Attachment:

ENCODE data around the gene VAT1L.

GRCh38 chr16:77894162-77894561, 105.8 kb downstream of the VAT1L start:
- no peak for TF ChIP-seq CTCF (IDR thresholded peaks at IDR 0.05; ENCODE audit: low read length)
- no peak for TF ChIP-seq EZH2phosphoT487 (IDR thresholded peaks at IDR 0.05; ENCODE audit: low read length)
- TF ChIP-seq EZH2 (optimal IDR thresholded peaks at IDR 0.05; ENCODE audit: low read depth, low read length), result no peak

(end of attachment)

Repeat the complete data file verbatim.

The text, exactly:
ENCODE data around the gene VAT1L.

GRCh38 chr16:77894162-77894561, 105.8 kb downstream of the VAT1L start:
- no peak for TF ChIP-seq CTCF (IDR thresholded peaks at IDR 0.05; ENCODE audit: low read length)
- no peak for TF ChIP-seq EZH2phosphoT487 (IDR thresholded peaks at IDR 0.05; ENCODE audit: low read length)
- TF ChIP-seq EZH2 (optimal IDR thresholded peaks at IDR 0.05; ENCODE audit: low read depth, low read length), result no peak